Shaving Foam Prints

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I’ve been looking forward to trying this for a while now and a little gap in our afternoon provided the perfect chance to throw it together.

You will need:

shaving foam
and old tray
food colouring
thick card (to scrape away excess foam)
a stick, paint brush, old pencil or fingers!
optional: newspaper, damp cloth, old clothes

I set up some shaving foam in an old oven tray, drizzled it with food colouring and made sure the paper was close by. I threw some old clothes on the kiddo and myself, grabbed an old pencil for swirling the colours and we were away!

Pebble had a ball swirling those colours around and around, I think she would have been happy to do that all day. Then came the printing! Pebble was able to press the paper onto the foam herself, with some instructions to press gently all over. Then I helped her to lift the paper off and scrape the excess foam away revealing an ooooooh-aaaaaaah inspiring print. We did about five prints, re-swirling inbetween, before the colours started to get really murky.

Tips: have an old damp cloth close by to wipe up mess and some folded paper or sturdy card to scrape off the excess foam from each print. You can also set up some sheets of old newspaper to put your prints while they dry. If your child has sensitive skin it might be best to avoid this activity, however Pebble is one of these sensitive ones and she had no worries. Use your own judgement!

Got a baby? This is not cool for babies. Everything goes in their mouths and shaving foam is not food, peeps! Try this sensory play idea instead.

Got a preschooler or a school kid? Try levelling off the foam and writing or drawing in it before making a print for a different effect. Use different objects (old toothbrush, comb, fork) to ‘draw’ in the foam before printing.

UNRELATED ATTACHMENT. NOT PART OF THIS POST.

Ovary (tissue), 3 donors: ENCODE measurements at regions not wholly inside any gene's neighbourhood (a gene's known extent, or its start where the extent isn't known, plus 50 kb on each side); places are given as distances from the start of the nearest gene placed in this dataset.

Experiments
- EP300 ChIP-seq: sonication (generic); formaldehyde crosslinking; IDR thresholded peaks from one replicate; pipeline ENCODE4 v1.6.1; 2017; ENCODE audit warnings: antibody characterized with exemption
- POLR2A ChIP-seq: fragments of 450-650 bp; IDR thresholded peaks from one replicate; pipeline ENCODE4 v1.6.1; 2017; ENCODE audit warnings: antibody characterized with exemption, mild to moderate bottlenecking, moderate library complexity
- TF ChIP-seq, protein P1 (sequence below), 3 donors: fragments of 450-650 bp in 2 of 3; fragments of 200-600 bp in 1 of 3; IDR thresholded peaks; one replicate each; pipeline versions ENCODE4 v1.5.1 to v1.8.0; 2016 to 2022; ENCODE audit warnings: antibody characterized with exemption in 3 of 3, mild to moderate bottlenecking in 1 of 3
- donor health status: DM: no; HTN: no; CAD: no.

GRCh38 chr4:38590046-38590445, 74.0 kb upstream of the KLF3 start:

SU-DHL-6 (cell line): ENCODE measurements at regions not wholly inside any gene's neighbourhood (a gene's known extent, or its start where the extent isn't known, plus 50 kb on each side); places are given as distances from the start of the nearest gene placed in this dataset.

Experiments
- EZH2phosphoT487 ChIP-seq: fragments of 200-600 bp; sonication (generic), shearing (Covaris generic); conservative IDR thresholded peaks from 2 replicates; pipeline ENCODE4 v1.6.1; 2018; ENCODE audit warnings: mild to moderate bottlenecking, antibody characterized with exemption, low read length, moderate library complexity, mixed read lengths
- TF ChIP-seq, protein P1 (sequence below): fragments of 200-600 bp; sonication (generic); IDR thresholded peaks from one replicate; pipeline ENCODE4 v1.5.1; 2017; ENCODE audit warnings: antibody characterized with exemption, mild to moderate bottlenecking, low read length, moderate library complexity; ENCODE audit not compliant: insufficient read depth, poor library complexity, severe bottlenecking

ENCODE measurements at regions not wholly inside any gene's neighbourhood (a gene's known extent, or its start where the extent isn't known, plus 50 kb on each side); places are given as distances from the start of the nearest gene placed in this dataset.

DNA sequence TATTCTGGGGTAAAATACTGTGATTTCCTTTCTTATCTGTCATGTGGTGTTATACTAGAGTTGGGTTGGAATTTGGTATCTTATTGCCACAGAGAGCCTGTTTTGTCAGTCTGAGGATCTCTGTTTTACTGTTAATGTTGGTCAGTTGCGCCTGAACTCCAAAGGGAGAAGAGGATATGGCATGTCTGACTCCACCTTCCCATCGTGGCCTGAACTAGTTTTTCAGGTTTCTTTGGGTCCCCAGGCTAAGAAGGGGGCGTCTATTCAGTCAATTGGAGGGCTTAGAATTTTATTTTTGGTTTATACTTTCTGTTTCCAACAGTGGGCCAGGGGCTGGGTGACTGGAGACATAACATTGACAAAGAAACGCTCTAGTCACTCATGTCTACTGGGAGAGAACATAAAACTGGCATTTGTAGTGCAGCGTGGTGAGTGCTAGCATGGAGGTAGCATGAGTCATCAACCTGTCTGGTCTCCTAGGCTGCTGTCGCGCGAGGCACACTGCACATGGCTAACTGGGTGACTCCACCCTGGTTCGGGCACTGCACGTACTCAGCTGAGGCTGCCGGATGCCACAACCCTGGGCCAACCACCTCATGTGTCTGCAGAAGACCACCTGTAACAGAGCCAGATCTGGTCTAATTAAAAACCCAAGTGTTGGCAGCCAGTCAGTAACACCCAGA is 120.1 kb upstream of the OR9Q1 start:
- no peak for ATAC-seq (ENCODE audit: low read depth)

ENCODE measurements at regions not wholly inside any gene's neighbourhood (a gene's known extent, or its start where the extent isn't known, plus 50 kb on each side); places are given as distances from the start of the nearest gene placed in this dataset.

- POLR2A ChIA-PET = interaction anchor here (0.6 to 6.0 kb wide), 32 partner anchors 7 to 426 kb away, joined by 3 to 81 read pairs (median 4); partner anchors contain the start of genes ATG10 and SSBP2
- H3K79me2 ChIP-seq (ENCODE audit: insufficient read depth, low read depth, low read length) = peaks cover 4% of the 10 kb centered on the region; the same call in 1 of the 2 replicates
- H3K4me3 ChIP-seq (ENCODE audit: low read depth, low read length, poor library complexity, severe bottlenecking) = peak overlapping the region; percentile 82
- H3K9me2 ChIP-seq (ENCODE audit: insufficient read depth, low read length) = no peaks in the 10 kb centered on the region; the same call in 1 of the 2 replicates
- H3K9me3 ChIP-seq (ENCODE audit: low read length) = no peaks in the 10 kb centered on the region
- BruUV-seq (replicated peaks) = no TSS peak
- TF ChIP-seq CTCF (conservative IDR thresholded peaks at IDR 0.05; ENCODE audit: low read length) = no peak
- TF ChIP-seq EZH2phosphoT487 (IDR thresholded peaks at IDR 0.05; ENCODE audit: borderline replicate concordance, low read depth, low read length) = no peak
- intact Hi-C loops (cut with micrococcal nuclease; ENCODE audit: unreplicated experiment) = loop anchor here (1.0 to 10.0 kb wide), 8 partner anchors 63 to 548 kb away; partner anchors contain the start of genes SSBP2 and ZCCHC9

Got a classroom of school kids? Aren’t you brave to try this? But you can! Each child can have their own paper/plastic plate with a small amount of shaving foam and smaller pieces of paper for printing. Or set it up as a small group experience – I recommend no more than four at a time!

Tuesday Tots

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Puffy Paint Pictures ~ Easter

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Making the most of Easter’s imminent arrival AND Pebble’s obsession with the Easter Bunny (“is it Easter day now, Mummy?”) I pulled out the old puffy paint trick. Have you ever tried this? It’s quick, easy, fun and effective.

Easter Puffy Paint Pictures

You will need:

  • paper (preferably thick paper or card)
  • a thick black texta
  • per colour: 1 tablespoon self raising flour, 1 tablespoon of salt, a few drops of food colouring, and enough water to make a paste
  • containers for your paint – you can use old yoghurt pots, an egg carton, or I have this nifty plastic one from Riot Art and Craft (I spend WAY too much time and money in that place).
  • newspaper for a surface you don’t mind getting messy (outside is good!)

1. In each container or paint well mix together the self raising flour, salt, food colouring and water until you have a thick paste consistency. If you’re in the mood your little one can help. On this occasion I chose to do the mixing myself – the paint wells are a little small and delicate on my palette to allow the enthusiastic mixing of a two year old.

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2. If you’re doing the Easter thing, draw a picture of something Easter-ish on the paper for your toddler to paint over. Or freestyle it and let them get creative on their own.

3. Spread the newspaper out and prepare to get stuck into it!

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4. Hand the paints and paint brush over to your toddler and let them go nuts. Pebble is quite a careful painter, she likes to be neat. However she soon discovered that slathering the puffy paint onto the newspaper is just as much fun as painting Easter pictures. If not more so.

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5. Together put the art work into the microwave and set it on high for about 20 seconds. This is a good time to get all educational and talk about the numbers, practice counting down to zero. Watch through the glass as the paint puffs up.